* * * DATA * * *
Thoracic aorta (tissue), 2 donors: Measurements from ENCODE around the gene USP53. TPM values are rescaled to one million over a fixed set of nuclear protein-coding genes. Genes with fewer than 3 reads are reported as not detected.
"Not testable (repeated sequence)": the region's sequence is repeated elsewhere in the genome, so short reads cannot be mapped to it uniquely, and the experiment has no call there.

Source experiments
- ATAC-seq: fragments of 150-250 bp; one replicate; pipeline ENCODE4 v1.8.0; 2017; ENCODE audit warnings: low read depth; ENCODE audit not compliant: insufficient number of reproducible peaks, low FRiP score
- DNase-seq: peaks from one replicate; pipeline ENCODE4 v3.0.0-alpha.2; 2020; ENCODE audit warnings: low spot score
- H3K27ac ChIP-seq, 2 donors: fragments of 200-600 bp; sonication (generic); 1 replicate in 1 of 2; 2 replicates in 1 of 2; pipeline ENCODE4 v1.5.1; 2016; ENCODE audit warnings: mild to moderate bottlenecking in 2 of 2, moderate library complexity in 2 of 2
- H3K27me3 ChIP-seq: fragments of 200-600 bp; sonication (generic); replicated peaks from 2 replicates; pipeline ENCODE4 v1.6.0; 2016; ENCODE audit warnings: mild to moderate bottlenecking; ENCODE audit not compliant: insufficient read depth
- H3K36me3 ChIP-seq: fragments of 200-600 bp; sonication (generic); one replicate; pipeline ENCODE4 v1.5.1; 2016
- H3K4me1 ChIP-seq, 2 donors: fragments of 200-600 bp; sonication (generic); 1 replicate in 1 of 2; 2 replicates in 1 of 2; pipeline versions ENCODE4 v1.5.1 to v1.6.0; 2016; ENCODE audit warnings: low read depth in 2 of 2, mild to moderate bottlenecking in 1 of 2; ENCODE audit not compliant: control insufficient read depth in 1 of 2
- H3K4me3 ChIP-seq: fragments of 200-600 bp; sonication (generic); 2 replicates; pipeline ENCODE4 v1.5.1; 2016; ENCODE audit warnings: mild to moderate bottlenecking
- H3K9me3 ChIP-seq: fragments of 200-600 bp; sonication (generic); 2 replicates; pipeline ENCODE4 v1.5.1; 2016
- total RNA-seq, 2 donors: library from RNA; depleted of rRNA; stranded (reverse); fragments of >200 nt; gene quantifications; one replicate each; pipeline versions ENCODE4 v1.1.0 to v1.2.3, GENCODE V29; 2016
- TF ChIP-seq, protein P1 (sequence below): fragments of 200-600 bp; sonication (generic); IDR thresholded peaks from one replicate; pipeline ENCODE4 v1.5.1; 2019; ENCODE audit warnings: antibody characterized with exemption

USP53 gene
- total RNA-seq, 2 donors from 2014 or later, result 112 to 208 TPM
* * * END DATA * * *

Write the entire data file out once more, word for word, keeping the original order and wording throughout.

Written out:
Thoracic aorta (tissue), 2 donors: Measurements from ENCODE around the gene USP53. TPM values are rescaled to one million over a fixed set of nuclear protein-coding genes. Genes with fewer than 3 reads are reported as not detected.
"Not testable (repeated sequence)": the region's sequence is repeated elsewhere in the genome, so short reads cannot be mapped to it uniquely, and the experiment has no call there.

Source experiments
- ATAC-seq: fragments of 150-250 bp; one replicate; pipeline ENCODE4 v1.8.0; 2017; ENCODE audit warnings: low read depth; ENCODE audit not compliant: insufficient number of reproducible peaks, low FRiP score
- DNase-seq: peaks from one replicate; pipeline ENCODE4 v3.0.0-alpha.2; 2020; ENCODE audit warnings: low spot score
- H3K27ac ChIP-seq, 2 donors: fragments of 200-600 bp; sonication (generic); 1 replicate in 1 of 2; 2 replicates in 1 of 2; pipeline ENCODE4 v1.5.1; 2016; ENCODE audit warnings: mild to moderate bottlenecking in 2 of 2, moderate library complexity in 2 of 2
- H3K27me3 ChIP-seq: fragments of 200-600 bp; sonication (generic); replicated peaks from 2 replicates; pipeline ENCODE4 v1.6.0; 2016; ENCODE audit warnings: mild to moderate bottlenecking; ENCODE audit not compliant: insufficient read depth
- H3K36me3 ChIP-seq: fragments of 200-600 bp; sonication (generic); one replicate; pipeline ENCODE4 v1.5.1; 2016
- H3K4me1 ChIP-seq, 2 donors: fragments of 200-600 bp; sonication (generic); 1 replicate in 1 of 2; 2 replicates in 1 of 2; pipeline versions ENCODE4 v1.5.1 to v1.6.0; 2016; ENCODE audit warnings: low read depth in 2 of 2, mild to moderate bottlenecking in 1 of 2; ENCODE audit not compliant: control insufficient read depth in 1 of 2
- H3K4me3 ChIP-seq: fragments of 200-600 bp; sonication (generic); 2 replicates; pipeline ENCODE4 v1.5.1; 2016; ENCODE audit warnings: mild to moderate bottlenecking
- H3K9me3 ChIP-seq: fragments of 200-600 bp; sonication (generic); 2 replicates; pipeline ENCODE4 v1.5.1; 2016
- total RNA-seq, 2 donors: library from RNA; depleted of rRNA; stranded (reverse); fragments of >200 nt; gene quantifications; one replicate each; pipeline versions ENCODE4 v1.1.0 to v1.2.3, GENCODE V29; 2016
- TF ChIP-seq, protein P1 (sequence below): fragments of 200-600 bp; sonication (generic); IDR thresholded peaks from one replicate; pipeline ENCODE4 v1.5.1; 2019; ENCODE audit warnings: antibody characterized with exemption

USP53 gene
- total RNA-seq, 2 donors from 2014 or later, result 112 to 208 TPM